rooting pussy willows

Discussion in 'Plant Propagation' started by bea b, Apr 16, 2008.

  1. bea b

    bea b Member

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    I placed some pussy willow branches in a vase and they have started to forn roots. I would like to plant these but am unsure how to do it. Can you give me some advice?
     
  2. lorax

    lorax Rising Contributor

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    Plant in a well-draining medium, say half-and-half cactus mix and potting soil, amended with some coir or peat or something. Willows are pretty much weedy trees, so you should have no trouble planting them and having them grow.
     
  3. bea b

    bea b Member

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    Thanks for your response. I thought I would plant it in a big pot and then transplant in the fall after I see how it does. They like it relatively moist, isn't that right? Thanks!
     
  4. lorax

    lorax Rising Contributor

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    Moist, but not soggy - make sure you have good drainage. And personally, I'd go with a few smaller pots, then trade up as the plants grow. This way they're not swimming in too too much soil.
     
  5. Olafhenny

    Olafhenny Active Member 10 Years

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    My experience with any kind of willow (or poplar) is, that you just stick a freshly cut stick in the ground and it will grow, providing there is a reasonable amount of moisture. It is that simple! Oh yes, the bigger the the stick, the faster you will have a mature tree or bush. Although it is hard to find in pussy willows: If you can still carry it, it is just right.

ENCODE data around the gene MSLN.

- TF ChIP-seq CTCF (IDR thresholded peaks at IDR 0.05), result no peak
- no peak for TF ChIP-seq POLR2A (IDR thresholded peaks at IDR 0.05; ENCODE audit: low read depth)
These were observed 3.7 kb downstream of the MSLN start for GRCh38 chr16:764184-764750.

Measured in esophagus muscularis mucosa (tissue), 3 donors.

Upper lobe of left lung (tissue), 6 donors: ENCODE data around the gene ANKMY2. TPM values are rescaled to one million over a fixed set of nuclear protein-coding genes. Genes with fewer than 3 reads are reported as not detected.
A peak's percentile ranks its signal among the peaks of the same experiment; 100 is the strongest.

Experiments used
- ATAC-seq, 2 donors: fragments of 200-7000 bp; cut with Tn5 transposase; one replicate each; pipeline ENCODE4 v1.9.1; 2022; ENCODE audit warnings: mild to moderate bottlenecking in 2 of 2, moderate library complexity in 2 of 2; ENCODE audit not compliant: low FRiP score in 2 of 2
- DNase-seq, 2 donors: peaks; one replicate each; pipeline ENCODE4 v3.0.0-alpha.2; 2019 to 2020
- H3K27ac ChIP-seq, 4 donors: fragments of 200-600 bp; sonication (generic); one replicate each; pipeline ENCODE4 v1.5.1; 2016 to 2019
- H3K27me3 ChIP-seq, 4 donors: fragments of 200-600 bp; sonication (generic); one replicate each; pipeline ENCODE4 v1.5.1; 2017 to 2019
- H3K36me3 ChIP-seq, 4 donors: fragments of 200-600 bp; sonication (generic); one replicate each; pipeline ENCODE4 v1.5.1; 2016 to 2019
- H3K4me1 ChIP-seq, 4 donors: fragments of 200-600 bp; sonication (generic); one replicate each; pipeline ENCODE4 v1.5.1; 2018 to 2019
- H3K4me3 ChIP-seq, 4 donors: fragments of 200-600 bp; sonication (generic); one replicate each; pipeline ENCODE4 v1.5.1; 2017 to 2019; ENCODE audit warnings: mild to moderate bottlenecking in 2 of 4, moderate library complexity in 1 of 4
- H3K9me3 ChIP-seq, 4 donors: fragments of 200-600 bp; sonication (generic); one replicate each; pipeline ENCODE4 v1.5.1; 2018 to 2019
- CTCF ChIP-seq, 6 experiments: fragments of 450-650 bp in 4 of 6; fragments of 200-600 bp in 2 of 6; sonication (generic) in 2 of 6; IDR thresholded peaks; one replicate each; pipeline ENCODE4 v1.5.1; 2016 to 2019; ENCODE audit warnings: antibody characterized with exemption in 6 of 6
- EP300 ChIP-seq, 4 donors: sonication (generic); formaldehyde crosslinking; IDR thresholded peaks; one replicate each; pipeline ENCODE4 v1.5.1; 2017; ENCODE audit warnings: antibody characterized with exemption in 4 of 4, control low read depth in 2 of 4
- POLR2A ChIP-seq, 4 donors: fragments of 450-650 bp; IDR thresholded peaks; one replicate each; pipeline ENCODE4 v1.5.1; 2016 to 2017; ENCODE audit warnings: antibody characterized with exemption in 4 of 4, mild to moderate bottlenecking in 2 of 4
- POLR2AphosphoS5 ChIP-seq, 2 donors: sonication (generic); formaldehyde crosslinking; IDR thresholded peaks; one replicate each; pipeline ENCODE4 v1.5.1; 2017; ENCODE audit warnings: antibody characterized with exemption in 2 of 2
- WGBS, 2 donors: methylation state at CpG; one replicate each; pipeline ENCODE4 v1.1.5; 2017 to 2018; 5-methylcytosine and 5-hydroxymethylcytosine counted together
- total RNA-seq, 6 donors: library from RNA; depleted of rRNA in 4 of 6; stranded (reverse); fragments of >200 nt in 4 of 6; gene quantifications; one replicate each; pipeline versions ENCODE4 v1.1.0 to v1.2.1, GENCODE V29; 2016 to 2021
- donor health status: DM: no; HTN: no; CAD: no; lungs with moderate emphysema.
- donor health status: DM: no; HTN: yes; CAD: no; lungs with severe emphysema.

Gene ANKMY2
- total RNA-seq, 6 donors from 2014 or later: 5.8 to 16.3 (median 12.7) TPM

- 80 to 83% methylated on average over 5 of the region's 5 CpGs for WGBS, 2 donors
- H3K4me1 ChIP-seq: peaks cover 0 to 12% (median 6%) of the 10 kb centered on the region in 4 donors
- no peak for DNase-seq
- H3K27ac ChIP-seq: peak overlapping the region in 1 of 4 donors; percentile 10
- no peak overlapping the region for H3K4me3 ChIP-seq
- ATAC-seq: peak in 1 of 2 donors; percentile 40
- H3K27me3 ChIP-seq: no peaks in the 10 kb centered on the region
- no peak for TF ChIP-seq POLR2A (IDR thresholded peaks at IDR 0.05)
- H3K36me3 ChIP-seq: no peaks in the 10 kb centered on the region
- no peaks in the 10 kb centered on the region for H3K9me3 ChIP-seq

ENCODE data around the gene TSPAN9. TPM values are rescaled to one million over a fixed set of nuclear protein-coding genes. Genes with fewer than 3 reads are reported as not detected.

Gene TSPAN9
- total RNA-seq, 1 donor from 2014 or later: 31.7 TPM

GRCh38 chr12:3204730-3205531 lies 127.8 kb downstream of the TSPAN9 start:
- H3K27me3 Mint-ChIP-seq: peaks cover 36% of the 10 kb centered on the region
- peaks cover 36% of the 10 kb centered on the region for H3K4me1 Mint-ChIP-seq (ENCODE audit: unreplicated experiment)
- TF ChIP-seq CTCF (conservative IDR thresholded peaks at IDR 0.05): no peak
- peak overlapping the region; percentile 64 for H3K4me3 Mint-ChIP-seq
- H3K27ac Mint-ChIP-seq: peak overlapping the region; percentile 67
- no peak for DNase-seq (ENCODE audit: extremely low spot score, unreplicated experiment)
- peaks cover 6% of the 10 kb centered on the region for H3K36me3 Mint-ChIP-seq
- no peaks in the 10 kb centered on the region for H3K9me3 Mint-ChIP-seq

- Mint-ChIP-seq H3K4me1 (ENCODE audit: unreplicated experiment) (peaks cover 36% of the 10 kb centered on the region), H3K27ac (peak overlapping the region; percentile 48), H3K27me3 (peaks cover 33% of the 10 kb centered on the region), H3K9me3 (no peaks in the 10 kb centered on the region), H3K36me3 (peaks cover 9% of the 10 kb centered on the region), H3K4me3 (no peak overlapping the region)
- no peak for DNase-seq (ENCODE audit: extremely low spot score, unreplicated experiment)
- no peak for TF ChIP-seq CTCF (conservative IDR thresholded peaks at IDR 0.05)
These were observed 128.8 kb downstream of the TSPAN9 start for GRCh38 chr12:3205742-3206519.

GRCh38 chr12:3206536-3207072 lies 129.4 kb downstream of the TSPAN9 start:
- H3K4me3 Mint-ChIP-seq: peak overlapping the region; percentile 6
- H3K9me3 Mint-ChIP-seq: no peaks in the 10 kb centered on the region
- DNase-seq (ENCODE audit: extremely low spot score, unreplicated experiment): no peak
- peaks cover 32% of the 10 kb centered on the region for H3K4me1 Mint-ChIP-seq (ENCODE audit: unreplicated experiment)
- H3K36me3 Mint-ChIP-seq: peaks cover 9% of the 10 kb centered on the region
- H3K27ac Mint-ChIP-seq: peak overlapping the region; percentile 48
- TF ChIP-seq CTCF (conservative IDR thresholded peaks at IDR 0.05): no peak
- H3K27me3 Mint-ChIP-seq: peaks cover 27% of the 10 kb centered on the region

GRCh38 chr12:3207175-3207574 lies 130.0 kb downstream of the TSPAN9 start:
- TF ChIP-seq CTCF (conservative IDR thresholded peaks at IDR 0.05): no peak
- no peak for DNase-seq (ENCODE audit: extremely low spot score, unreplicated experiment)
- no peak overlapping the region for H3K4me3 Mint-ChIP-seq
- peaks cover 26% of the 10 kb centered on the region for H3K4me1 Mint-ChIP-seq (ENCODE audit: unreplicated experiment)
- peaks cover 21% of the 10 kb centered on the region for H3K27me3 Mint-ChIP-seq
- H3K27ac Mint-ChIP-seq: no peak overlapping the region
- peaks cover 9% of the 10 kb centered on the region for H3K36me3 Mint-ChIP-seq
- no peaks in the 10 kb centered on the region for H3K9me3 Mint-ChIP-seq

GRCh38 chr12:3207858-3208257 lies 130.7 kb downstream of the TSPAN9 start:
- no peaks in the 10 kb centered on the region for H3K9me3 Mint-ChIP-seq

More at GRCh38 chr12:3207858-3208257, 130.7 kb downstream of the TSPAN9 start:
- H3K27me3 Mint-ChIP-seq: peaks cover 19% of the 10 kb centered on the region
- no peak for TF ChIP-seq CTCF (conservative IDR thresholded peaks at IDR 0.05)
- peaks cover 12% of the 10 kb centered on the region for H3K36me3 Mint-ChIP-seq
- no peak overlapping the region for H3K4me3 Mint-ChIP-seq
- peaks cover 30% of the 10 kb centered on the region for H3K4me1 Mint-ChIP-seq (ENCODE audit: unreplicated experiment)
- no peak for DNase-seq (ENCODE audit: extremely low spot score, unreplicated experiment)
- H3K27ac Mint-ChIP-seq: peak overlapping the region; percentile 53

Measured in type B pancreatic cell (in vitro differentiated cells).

Best,
    Olaf
     
  6. Ron B

    Ron B Esteemed Contributor 10 Years

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    Results do vary, not all kinds and pieces will root strongly and with ease.
     
  7. Olafhenny

    Olafhenny Active Member 10 Years

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    I have stuck the first weeping willow branches into the ground under the direction of my dad, when I was 9. I have done it with willows and poplars ever since. If the stick is at least as thick as a man's finger, cut within the last few hours and there is moist ground, it will grow. My biggest success was with a weeping willow post as big as a fence post. I stuck it in the ground one spring and the summer of the next year we could sit under its drooping branches in privacy. I guess it was helped by the fact, that a couple of months after planting it our whole yard was under water for 4 weeks.
     
  8. Ron B

    Ron B Esteemed Contributor 10 Years

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    If you have not tried all kinds your experience does not disprove my statement.
     
  9. Olafhenny

    Olafhenny Active Member 10 Years

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    I have no intention to disprove your statement. However, my consistent results with just sticking sticks in the ground form enough of a basis to assume, that all members of the willow/poplar family will perform similarly.